What is Fascism

AUTHOR: Benito Mussolini was a member of the Italian Socialist Party prior to WWI, when he disagreed with the parties advocacy for neutrality during the war he was kicked out. He denounced the party and began to work on his fascist movement.

CONTEXT: At the time of writing What is Fascism in 1932 Mussolini had already been in power for 10 years. He wrote a entry for an Italian encyclopedia at this time defining what exactly fascism was. Despite the fact that he and his party had been in power for 10 years the general public was unclear as to what exactly fascism was and this entry was meant to help define it.

LANGUAGE: Mussolini wrote this piece so that the general public could better understand his ideas, he did not use terribly scholarly language that was meant to overwhelm the people, he wanted them to understand. This piece is also persuasive, Mussolini needed public support for fascism so he was trying to gain it in this piece.

AUDIENCE: Mussolini’s audience was the people of Italy, he needed public support to keep fascism and himself in power so he was trying to persuade the people that fascism was a positive form of government.

INTENT: Mussolini’s intent was to define fascism for the people of Italy in his own way which he hoped would help the people see that they should support him and his political ideas.

MESSAGE: Mussolini’s goal in writing this piece was to show people that fascism was a good thing for Italy and that they would benefit from it, his message was the same and worked to accomplish that goal.

Commonalities vs. Sameness

In Three New Deals, author Wolfganf Schivelbusch  argues how three powerful states were all led by common ideals leading up to WWII.  This is not to confuse with ‘same’ ideals in any sense.  While these terms may seem alike, Schivelbusch clearly states there is a difference.  He argues that while the United States, Germany, and Italy had common features the three cannot be considered identical in any way.  It is difficult to place the United States, a democratic society, in the same category as two authoritative countries, but Schivelbusch continues to explain how they represent one another while being different at the same time.

Franklin Roosevelt’s New Deal consisted of a series of acts that were established to help the United States recover from the Great Depression.  While the New Deal looks as it could help the recovery process, it ultimately did nothing but create criticism both internationally and domestically.  Much of the criticism was towards FDR and his Fascist and National Socialist fascinations.  Schivelbusch argues how Germany and Italy identified the similarities of FDR’s economic solutions and supported his dictatorial leadership style.  While these solutions may have been similar to those of the Fascist or National Socialist, they are not identical in any matter.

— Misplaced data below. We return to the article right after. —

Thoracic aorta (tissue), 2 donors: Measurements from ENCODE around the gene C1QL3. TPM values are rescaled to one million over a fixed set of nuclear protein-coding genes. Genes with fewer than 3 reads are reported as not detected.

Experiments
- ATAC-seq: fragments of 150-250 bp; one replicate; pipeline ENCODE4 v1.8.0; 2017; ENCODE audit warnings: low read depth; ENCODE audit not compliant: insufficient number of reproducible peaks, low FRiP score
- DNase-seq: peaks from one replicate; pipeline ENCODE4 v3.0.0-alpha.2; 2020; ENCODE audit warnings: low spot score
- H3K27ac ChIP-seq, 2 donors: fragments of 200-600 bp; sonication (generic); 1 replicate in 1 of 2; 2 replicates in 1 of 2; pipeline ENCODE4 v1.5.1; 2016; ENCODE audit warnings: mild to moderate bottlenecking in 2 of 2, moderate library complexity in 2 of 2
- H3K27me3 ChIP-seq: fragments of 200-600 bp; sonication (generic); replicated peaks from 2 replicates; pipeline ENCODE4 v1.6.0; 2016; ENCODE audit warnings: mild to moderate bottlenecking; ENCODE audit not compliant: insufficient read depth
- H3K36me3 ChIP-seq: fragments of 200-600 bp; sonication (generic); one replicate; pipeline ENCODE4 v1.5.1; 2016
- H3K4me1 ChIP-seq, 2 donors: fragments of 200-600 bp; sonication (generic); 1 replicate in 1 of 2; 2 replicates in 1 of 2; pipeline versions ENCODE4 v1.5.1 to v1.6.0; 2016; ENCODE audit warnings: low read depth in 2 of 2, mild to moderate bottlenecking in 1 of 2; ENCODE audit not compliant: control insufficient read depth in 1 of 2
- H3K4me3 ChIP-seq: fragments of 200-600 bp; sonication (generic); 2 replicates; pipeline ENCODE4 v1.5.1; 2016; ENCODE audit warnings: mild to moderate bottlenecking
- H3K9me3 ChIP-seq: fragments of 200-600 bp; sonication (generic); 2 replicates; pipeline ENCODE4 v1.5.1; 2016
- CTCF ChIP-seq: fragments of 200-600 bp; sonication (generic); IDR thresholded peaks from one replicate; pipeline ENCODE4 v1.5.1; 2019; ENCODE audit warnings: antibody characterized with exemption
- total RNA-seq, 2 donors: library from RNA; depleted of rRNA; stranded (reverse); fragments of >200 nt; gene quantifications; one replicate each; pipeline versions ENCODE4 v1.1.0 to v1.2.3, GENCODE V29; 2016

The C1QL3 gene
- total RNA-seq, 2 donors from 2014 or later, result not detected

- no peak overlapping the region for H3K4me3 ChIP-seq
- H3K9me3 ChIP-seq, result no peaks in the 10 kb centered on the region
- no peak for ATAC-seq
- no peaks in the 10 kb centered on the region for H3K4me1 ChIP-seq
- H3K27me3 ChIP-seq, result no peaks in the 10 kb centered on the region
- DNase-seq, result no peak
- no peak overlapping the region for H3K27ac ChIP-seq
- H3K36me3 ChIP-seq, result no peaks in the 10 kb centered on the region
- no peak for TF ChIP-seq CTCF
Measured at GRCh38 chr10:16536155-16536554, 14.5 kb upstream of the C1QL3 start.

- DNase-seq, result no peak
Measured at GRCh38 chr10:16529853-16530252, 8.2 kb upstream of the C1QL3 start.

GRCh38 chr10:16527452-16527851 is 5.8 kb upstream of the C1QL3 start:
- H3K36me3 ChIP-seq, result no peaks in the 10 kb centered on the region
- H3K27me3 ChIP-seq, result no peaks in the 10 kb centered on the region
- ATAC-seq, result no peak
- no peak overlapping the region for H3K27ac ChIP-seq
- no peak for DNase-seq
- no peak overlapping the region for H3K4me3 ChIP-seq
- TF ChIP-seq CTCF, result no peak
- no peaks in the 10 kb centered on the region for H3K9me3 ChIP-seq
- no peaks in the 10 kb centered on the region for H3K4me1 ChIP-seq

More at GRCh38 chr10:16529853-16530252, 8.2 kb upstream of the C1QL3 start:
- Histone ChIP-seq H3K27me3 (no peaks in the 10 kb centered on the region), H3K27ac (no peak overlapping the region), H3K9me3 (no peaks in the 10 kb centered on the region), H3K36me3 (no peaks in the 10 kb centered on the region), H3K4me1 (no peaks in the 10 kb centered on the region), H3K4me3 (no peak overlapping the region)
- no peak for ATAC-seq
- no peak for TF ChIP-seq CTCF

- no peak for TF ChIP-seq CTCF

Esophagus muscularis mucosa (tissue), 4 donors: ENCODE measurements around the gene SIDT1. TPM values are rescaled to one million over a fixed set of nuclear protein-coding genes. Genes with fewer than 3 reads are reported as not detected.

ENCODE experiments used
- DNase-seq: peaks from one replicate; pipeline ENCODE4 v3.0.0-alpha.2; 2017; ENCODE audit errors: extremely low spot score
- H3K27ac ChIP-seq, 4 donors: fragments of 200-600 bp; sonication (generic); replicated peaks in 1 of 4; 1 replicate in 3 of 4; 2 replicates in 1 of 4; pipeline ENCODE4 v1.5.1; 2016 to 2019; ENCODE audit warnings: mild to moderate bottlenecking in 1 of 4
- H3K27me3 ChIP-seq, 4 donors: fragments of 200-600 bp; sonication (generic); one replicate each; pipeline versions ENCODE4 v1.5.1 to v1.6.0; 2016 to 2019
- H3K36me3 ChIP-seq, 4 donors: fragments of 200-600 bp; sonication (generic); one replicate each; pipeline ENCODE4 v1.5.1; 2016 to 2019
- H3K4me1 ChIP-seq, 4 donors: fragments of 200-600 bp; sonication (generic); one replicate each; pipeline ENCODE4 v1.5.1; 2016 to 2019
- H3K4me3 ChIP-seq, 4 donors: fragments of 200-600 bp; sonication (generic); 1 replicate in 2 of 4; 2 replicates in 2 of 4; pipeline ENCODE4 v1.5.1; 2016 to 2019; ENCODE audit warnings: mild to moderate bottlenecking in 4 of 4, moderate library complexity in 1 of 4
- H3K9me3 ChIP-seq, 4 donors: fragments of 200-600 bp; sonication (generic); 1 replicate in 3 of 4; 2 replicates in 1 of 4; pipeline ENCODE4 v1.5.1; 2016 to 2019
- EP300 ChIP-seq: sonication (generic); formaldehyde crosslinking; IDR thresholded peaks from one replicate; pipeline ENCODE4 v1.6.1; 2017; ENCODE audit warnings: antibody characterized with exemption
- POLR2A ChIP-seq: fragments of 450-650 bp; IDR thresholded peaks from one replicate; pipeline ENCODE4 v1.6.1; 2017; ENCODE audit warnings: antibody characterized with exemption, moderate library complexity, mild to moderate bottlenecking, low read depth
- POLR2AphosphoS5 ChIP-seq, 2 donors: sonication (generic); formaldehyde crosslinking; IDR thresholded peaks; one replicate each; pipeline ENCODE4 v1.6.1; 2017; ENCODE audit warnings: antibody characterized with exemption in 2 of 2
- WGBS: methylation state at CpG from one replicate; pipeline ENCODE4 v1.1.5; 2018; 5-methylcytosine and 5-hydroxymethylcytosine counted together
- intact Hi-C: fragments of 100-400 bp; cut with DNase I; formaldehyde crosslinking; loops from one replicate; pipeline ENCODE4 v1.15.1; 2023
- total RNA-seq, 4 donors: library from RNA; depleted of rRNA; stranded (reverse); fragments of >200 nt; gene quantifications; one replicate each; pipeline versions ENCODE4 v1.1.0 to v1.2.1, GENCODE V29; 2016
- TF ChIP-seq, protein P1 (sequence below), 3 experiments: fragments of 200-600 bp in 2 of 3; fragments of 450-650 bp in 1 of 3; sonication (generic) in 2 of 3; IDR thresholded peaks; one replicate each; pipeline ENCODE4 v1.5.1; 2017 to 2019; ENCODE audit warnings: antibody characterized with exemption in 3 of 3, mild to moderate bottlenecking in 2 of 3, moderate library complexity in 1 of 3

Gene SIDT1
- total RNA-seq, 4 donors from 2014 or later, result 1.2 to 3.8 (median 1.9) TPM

Another element Schivelbusch recognizes that is common within these three states is the use of  propaganda, particularly war propaganda.  War propaganda was used create a sense of nationalism through the respected states, and Italy and Germany seemed to create a strong idea of nationalism.  Stated, “fascism and National Socialism saw themselves as the continuation of solders’ solidarity, as heroic, messianic movements that would invigorate nations still ruled by outdated ideas with new revolutionary spirit.  Politics was a call to arms on the home front” (39).  FDR and the United States did not have anywhere near the strength of the Germans or Italians, but was convinced he could spread it.

The Demise of Purity

Bread and Wine by Ignazio Silone is a historical novel that follows the journey of Pietro Spina, a young communist revolutionary. Pietro Spina returns to Italy from exile and is being hunted by police, so he takes on the identity of Don Paolo Spada, a priest, to avoid capture. It is clear that this novel’s goal is to denounce fascism and praise communism, while portraying a sympathy for peasants and landowners.

Cristina, Don Paolo’s love interest, is the character that intrigued me the most. In this novel it was obvious to me that Cristina was the symbol of purity. She was the glue that held her family together; she put off her dreams of becoming a nun to take care of her family and their home. In chapter 9, Don Paolo goes to Cristina’s house to meet her family and father, Don Pasquale. There, Cristina, Don Pasquale, and Don Paolo talk about Cristina’s youth. Don Pasquale tells Don Paolo that when Cristina was a baby he left her in the pram, and a wolf came. However, the wolf didn’t eat Cristina, which is strange because she would have been easy prey (98). Contrasting with Cristina’s experience in childhood, at the very end of the novel, Cristina dashes to the mountain to look for Don Paolo, who she now knows to be Pietro Spina. Through the snow she desperately calls out for him, looking for Pietro. Dishearteningly, when she calls out for Pietro, only the howl of wolves is returned.  She knows that they are coming to kill her. She makes a cross and sinks to her knees knowing her death is imminent (270). To me, this contrast symbolized that in a world such as Facist Italy, purity cannot survive. Eventually, the “wolf” will “eat you”, no matter how long you have escaped it before.

Is this symbol an over-dramatization of a socialst’s view of a fascist government?